Friday, May 8, 2015

Which Java am I using?

What happens if you have multiple JREs on a computer? Which one is is used when you run java at the command line?

You might tell me to look at the JAVA_HOME environment variable, but the only Java launcher I know of that actually checks it is the one that gets installed on OS X. There is no joy with JAVA_HOME for Windows or Linux.

Sometimes I need to know which JRE is being used. Maybe an application has a specific requirement, or I want to change the configuration perhaps to edit the java.policy and allow the Apache Derby database to bind to a TCP/IP port if I have Java 7 or higher.

The Quick Answers

On all platforms you can control which java executable is picked by putting the bin folder of a JRE earlier in the environment PATH variable and bypassing the launcher. Many folks like to set the environment variable JAVA_HOME to point to the the JRE (or JDK) folder, and then use that variable in the path: $JAVA_HOME/bin on OS X and Linux, %JAVA_HOME%\bin on Windows. When you set the variable then changes are reflected in the PATH (if you open a new terminal or command window) and it is always available in any scripts that use it.

If you need a particular JRE for an application, then wrap the application in a startup script that hardwires which JRE will be used to launch it. Other applications that need the default JRE will not be affected.

So the fast answer is that running the java command usually launches java in the last JRE that was installed, unless someone changed that configuration. But what if you don't know what was installed last? Generally you can look at the version and update numbers, but sometimes there may be multiple JREs of the same version.

The fastest way to solve that problem is to execute java -verbose -version. It will not announce the path for you, but it does log to the console all of the jar files loaded. The path to those jar files tells you where the JRE is!

So the rest of this post is an exploration of how the Java launcher actually goes about selecting the JRE that gets used. It is fun, it can be useful to understand what is going to happen when you type java, and it is mostly here so I can refer back to it. It turns out that the decision making process is not the same on every platform. Shocker.

The Java Launcher

OS X and Microsoft Windows use Java launcher applications that wraps the Java virtual machine program (JVM). So the launcher is what normally runs when you run java on the command line or in a script. The launchers are designed to figure out which JRE should actually be used. They have their own options that help them with that decision, options that are not part of the actual JVM.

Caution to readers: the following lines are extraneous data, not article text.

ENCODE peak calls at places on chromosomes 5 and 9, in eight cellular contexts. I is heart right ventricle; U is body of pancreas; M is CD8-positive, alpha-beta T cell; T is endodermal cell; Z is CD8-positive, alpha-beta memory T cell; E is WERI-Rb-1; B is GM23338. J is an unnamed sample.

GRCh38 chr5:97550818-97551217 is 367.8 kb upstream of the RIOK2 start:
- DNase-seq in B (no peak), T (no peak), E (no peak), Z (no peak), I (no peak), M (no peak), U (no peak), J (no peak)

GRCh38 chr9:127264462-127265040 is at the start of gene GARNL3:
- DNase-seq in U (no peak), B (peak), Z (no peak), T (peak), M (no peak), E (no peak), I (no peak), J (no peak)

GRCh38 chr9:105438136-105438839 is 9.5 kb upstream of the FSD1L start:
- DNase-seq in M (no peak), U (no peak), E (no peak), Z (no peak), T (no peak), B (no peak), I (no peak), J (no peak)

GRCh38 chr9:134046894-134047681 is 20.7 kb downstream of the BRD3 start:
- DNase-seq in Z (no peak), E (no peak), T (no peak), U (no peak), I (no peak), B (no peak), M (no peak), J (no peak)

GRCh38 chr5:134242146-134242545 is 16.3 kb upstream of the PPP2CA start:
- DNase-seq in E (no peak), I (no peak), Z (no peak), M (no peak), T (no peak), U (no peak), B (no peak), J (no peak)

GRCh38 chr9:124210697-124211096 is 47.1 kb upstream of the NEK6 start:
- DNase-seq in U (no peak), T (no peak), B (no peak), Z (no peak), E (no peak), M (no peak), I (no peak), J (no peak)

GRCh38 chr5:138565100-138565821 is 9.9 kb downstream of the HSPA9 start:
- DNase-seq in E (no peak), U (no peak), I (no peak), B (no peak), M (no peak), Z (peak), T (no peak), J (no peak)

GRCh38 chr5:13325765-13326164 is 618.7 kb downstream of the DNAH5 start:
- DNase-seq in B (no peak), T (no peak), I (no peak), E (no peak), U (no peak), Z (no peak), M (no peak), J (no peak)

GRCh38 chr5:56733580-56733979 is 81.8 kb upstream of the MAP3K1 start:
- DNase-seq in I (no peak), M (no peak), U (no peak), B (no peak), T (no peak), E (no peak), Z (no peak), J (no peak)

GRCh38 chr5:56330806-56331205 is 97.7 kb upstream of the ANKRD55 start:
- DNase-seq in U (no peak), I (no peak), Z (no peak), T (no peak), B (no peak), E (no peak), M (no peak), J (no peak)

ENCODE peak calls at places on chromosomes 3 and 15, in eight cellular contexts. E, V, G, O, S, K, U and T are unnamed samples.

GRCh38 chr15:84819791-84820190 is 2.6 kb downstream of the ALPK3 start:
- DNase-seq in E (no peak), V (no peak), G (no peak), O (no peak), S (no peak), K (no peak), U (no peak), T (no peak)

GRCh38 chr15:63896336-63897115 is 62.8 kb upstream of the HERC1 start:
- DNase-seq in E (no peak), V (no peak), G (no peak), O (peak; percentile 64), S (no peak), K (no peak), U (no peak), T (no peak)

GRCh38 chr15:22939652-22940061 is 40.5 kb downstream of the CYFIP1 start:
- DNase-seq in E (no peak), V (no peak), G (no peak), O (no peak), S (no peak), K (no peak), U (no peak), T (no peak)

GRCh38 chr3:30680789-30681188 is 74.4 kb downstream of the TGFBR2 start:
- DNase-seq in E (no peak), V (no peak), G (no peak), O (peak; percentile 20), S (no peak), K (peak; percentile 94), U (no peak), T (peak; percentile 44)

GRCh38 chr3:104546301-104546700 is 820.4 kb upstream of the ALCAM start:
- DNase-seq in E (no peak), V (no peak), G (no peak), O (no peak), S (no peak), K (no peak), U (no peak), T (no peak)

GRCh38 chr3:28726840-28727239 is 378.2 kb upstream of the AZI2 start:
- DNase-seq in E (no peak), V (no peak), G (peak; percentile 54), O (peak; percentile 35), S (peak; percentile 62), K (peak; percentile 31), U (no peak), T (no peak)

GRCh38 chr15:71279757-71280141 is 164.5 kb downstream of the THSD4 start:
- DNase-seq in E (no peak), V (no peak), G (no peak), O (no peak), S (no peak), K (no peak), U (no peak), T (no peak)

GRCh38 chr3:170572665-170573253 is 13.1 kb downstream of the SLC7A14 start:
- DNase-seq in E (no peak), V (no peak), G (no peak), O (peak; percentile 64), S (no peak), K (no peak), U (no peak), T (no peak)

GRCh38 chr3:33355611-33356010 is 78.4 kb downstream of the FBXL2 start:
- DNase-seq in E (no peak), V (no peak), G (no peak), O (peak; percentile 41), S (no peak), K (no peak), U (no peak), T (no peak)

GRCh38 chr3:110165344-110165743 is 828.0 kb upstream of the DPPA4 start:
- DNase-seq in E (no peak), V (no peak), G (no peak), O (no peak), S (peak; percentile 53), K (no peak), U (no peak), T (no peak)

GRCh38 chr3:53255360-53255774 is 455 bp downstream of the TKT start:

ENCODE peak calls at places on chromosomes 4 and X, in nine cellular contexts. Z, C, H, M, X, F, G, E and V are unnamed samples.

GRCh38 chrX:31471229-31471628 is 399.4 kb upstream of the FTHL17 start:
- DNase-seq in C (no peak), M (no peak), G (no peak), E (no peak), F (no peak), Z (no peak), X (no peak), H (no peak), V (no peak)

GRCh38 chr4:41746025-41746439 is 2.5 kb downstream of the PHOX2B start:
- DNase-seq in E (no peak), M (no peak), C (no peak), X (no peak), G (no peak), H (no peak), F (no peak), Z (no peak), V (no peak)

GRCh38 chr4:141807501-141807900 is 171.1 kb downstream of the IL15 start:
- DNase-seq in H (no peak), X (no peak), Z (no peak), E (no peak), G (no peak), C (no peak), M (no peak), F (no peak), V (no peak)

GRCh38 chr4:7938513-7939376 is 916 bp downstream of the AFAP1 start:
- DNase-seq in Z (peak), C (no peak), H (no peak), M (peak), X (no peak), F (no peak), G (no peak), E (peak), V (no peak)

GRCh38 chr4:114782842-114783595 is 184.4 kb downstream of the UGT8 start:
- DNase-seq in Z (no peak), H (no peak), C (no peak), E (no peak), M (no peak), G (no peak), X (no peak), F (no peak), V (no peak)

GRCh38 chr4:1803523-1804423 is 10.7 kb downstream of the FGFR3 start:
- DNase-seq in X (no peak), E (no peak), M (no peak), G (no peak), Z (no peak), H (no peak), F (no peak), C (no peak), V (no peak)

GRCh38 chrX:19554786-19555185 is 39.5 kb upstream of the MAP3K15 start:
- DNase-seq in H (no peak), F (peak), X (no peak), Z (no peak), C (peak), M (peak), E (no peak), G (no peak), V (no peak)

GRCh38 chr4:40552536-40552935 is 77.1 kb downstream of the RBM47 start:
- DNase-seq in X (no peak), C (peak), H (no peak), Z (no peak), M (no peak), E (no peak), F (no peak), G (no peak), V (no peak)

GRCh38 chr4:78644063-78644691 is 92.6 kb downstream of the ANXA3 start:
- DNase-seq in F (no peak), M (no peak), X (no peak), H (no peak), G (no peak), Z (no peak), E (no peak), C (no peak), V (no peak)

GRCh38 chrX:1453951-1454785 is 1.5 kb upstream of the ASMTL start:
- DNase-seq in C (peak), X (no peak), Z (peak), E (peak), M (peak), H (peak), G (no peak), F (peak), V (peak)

First off, if you set the environment variable _JAVA_LAUNCHER_DEBUG=1 the launchers will all print out trace information. That trace includes a declaration of the JRE that will actually be used. It also includes the FULL_VERSION, which is the complete version number with update and build values, and the DOT_VERSION which is only the major and minor version numbers (like 1.8).

The launcher also has a -version:<value> option which tells the launcher to find an launch Java from a particular JRE. The value can be anything from the dot version through the full version.

The JVM Architecture

A question that often comes up is how to show the architecture: 32bit or x86, 64bit or x64. Usually searchers are pointed towards code that will get and display the property in the JVM:

public static void main(String[] args) {


That is great if you really need to know the architecture in a program, but a simpler solution at the command line is to examine the output of java -verbose -version: the fourth line from the end will read something like one of these two examples. 32bit versions are not labeled, but 64bit versions are:

Java Hotspot (TM) Client VM (build 24.75-b04, mixed mode, sharing)

Java HotSpot(TM) 64-Bit Server VM (build 24.55-b03, mixed mode)

Microsoft Windows

The 64bit versions of both the JDKs and JREs are installed in C:\Program Files\Java, and the 32bit versions in C:\Program Files x86\Java (assuming that C is your root drive of course). The windows installation allows you to keep older versions JDKs and JREs around, but to use multiple JDKs and JREs they must be installed in order. The installation software will not allow you to install an earlier version of Java than the last one that it finds on the system. You can uninstall the later versions, install the earlier versions, and the later ones after that. And sometimes you will have both 64bit and 32bit versions installed for different applications; for example the 64bit version of Eclipse-based IDEs need the 64bit version of Java.